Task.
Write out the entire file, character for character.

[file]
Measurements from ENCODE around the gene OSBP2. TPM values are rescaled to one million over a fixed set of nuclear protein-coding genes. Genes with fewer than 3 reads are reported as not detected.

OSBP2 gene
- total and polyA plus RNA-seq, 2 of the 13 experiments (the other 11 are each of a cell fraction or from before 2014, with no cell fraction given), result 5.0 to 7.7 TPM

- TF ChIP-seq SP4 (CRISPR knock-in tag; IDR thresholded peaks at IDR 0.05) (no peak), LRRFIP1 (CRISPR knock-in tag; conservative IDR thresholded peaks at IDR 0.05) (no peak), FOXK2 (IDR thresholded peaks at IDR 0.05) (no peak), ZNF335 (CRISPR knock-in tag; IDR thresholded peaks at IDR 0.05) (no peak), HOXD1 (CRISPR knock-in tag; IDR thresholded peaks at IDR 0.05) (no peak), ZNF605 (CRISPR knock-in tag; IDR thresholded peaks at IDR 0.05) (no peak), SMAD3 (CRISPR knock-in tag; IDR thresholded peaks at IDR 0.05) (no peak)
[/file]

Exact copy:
Measurements from ENCODE around the gene OSBP2. TPM values are rescaled to one million over a fixed set of nuclear protein-coding genes. Genes with fewer than 3 reads are reported as not detected.

OSBP2 gene
- total and polyA plus RNA-seq, 2 of the 13 experiments (the other 11 are each of a cell fraction or from before 2014, with no cell fraction given), result 5.0 to 7.7 TPM

- TF ChIP-seq SP4 (CRISPR knock-in tag; IDR thresholded peaks at IDR 0.05) (no peak), LRRFIP1 (CRISPR knock-in tag; conservative IDR thresholded peaks at IDR 0.05) (no peak), FOXK2 (IDR thresholded peaks at IDR 0.05) (no peak), ZNF335 (CRISPR knock-in tag; IDR thresholded peaks at IDR 0.05) (no peak), HOXD1 (CRISPR knock-in tag; IDR thresholded peaks at IDR 0.05) (no peak), ZNF605 (CRISPR knock-in tag; IDR thresholded peaks at IDR 0.05) (no peak), SMAD3 (CRISPR knock-in tag; IDR thresholded peaks at IDR 0.05) (no peak)